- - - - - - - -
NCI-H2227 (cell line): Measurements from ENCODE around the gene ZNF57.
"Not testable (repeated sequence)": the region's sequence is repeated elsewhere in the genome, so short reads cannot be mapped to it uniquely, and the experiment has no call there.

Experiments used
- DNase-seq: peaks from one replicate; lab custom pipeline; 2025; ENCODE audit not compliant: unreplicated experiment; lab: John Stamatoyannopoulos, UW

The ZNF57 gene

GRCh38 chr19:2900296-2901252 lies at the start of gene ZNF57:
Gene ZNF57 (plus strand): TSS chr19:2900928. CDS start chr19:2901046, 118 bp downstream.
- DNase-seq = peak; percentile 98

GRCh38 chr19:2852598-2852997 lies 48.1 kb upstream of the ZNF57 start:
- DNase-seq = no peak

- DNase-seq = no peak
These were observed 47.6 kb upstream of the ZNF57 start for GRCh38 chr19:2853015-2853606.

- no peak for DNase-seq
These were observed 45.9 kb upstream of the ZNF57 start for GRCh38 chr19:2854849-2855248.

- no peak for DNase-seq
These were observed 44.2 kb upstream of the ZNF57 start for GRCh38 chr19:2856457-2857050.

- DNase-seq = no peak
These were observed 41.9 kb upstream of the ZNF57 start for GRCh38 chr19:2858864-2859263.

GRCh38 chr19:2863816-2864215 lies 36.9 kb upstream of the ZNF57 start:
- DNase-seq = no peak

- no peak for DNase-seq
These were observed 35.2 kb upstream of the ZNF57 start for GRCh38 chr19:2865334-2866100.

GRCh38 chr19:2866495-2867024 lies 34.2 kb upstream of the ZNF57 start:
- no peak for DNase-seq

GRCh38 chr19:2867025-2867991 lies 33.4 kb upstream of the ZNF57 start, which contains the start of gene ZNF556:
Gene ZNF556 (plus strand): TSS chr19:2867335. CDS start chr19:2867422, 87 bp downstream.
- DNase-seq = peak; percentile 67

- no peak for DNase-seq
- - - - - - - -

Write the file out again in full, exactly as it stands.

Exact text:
NCI-H2227 (cell line): Measurements from ENCODE around the gene ZNF57.
"Not testable (repeated sequence)": the region's sequence is repeated elsewhere in the genome, so short reads cannot be mapped to it uniquely, and the experiment has no call there.

Experiments used
- DNase-seq: peaks from one replicate; lab custom pipeline; 2025; ENCODE audit not compliant: unreplicated experiment; lab: John Stamatoyannopoulos, UW

The ZNF57 gene

GRCh38 chr19:2900296-2901252 lies at the start of gene ZNF57:
Gene ZNF57 (plus strand): TSS chr19:2900928. CDS start chr19:2901046, 118 bp downstream.
- DNase-seq = peak; percentile 98

GRCh38 chr19:2852598-2852997 lies 48.1 kb upstream of the ZNF57 start:
- DNase-seq = no peak

- DNase-seq = no peak
These were observed 47.6 kb upstream of the ZNF57 start for GRCh38 chr19:2853015-2853606.

- no peak for DNase-seq
These were observed 45.9 kb upstream of the ZNF57 start for GRCh38 chr19:2854849-2855248.

- no peak for DNase-seq
These were observed 44.2 kb upstream of the ZNF57 start for GRCh38 chr19:2856457-2857050.

- DNase-seq = no peak
These were observed 41.9 kb upstream of the ZNF57 start for GRCh38 chr19:2858864-2859263.

GRCh38 chr19:2863816-2864215 lies 36.9 kb upstream of the ZNF57 start:
- DNase-seq = no peak

- no peak for DNase-seq
These were observed 35.2 kb upstream of the ZNF57 start for GRCh38 chr19:2865334-2866100.

GRCh38 chr19:2866495-2867024 lies 34.2 kb upstream of the ZNF57 start:
- no peak for DNase-seq

GRCh38 chr19:2867025-2867991 lies 33.4 kb upstream of the ZNF57 start, which contains the start of gene ZNF556:
Gene ZNF556 (plus strand): TSS chr19:2867335. CDS start chr19:2867422, 87 bp downstream.
- DNase-seq = peak; percentile 67

- no peak for DNase-seq